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Dr. Rhona Stein Singer, Educator, Painter, Career Counsellor, Author
Creativity College of Toronto, Centre for Skill Development
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Eighteen years ago, Dr. Rhona Stein Singer was very excited about finally opening her own school either in ESL-English as a Second Language or a school of the arts, a dream she had nurtured from the age of nineteen. Thirty years later, she was ready, highly qualified as a teacher in both areas, armed with two business plans, blackboards and chalk!

After a couple of years she thought she finally found a building her engineer husband Norman Singer approved. Located beside the subway at Bloor and Spadina streets in the heart of the Annex, in downtown Toronto, around the corner from the University of Toronto, it was over a century old, a narrow Victorian semi-detached building, which for thirty years had been a Tourist home run by Olga Karabanow. Her nephew was selling the building a year after she died. Norman is a stickler for quality building. He wanted solid structure - good roof, wiring, plumbing. Rhona wanted charm. This building had both.

They meandered single file down the halls-the realtor, followed by Norman, hands behind his back, followed by Rhona who was eagerly hoping this was the one after dragging him through more than two dozen properties, then Alex. During the tour, Norman examined the ceilings, checked the switches and plumbing. Then, on the third floor, as they again marched single file down the hall, he turned around, looked at Rhona and gave a nod, while pursing his lips in approval. Rhona then turned around and made an offer to purchase to the owner who said he thought they had a deal. Rhona felt that in the heavens, three people were smiling: her father, Milton Stein, a businessman who enjoyed dabbling in real estate, Morris Singer, Norman’s father, a skilled handyman and house painter and Olga Karabanow, an astute inn keeper who wore interesting hats.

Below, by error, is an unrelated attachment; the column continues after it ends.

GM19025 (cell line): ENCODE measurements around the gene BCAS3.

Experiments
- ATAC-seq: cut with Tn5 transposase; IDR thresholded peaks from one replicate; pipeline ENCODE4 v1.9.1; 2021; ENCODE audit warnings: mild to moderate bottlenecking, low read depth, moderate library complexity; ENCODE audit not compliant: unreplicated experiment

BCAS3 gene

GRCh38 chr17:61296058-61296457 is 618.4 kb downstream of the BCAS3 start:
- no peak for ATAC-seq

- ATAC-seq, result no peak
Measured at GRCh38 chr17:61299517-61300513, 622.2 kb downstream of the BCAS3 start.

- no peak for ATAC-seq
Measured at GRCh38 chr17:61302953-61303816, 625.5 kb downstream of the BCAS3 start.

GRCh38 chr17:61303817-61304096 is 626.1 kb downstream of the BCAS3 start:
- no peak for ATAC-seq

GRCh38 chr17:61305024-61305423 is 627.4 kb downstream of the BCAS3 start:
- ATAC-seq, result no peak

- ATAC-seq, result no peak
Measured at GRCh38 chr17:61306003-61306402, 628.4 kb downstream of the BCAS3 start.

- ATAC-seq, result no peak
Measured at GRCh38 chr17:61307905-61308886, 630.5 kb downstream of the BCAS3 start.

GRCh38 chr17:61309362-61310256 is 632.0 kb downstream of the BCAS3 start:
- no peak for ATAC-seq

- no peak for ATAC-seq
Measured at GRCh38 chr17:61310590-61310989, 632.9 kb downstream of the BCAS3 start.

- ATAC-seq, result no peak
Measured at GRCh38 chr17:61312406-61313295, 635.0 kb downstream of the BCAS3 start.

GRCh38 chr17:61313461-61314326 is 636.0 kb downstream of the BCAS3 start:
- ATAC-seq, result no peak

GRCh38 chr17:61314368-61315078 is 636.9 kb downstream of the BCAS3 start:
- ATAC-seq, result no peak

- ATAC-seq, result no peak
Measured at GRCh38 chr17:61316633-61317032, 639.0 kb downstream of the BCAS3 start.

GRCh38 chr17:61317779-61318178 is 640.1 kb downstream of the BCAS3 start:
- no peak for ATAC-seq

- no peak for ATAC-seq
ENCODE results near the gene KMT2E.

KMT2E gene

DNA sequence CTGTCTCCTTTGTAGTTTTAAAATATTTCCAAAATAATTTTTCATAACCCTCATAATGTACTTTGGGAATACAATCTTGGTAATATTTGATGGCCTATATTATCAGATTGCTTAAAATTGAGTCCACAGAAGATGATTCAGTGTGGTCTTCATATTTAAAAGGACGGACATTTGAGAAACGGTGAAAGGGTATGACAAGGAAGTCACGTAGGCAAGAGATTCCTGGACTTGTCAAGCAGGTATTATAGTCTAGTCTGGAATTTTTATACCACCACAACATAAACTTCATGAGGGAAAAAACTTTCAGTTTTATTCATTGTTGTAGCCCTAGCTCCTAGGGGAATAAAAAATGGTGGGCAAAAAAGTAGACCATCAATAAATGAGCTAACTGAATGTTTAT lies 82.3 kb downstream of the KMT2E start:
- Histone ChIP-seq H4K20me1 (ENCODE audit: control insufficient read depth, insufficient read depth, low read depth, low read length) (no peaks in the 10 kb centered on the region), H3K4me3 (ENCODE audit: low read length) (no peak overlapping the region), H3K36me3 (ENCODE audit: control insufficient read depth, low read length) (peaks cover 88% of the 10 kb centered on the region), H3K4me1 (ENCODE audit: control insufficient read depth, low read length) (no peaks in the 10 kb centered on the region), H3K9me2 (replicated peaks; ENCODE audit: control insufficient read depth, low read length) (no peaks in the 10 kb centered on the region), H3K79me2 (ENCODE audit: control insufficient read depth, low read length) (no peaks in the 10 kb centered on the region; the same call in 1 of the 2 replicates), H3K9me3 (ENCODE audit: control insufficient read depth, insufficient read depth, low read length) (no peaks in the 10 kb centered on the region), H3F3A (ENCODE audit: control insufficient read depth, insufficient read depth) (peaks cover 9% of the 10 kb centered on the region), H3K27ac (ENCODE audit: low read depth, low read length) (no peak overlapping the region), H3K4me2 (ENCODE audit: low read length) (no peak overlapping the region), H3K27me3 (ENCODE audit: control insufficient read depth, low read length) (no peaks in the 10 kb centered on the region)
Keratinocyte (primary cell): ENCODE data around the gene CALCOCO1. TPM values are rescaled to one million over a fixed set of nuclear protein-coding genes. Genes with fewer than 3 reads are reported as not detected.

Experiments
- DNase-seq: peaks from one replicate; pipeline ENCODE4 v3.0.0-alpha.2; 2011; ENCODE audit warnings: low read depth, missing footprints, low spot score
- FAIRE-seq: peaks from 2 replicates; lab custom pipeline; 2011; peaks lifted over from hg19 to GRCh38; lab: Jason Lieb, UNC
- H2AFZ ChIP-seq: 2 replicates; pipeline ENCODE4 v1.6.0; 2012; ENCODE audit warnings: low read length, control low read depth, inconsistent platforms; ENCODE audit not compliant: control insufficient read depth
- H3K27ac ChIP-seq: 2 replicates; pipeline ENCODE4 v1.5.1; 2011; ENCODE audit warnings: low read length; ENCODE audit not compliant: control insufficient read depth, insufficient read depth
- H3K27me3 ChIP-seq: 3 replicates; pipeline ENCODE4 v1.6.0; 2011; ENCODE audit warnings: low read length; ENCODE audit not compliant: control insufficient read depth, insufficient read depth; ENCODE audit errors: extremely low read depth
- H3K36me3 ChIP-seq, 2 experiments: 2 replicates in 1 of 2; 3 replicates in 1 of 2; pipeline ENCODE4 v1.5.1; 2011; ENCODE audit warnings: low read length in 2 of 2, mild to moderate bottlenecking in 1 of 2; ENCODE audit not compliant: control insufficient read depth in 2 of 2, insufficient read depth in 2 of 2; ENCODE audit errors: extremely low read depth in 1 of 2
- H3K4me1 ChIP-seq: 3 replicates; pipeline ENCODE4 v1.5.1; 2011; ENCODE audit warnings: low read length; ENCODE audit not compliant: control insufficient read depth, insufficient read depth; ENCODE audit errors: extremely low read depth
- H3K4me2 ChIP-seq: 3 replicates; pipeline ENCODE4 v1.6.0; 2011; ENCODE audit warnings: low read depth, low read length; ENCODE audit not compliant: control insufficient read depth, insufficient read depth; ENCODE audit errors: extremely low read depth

When the transaction was completed, in September, 1995, Rhona and Norman returned from the lawyers with the key to the front door and a master key for the office and rooms. They had their coats on and had just opened the front door. As they opened the office door and turned on the lights, the doorbell rang. A lady asked if she could rent a room. Rhona replied, “We’re sorry but it’s not a guest house anymore, it’s going to be a school.” The lady said that she was taking her nursing exams at the University the next day, was exhausted and nervous and would be grateful for a room. Rhona replied that she had planned to give the beds and linens to the Salvation Army, and had no idea where the individual room keys were and didn’t even know if there were blankets. “Oh,” replied the lady, “I’ve stayed here many times and if the keys are in the same place I know where they are.” And sure enough, there they were, in a plastic box with little drawers labeled with the room numbers. The lady repeated that she was tired and really needed a room. Rhona looked at Norman. Norman looked at Rhona. The rest is history. They became innkeepers and have not had an empty house since that day! Rhona’s paintings are all over, decorating the halls and the rooms.

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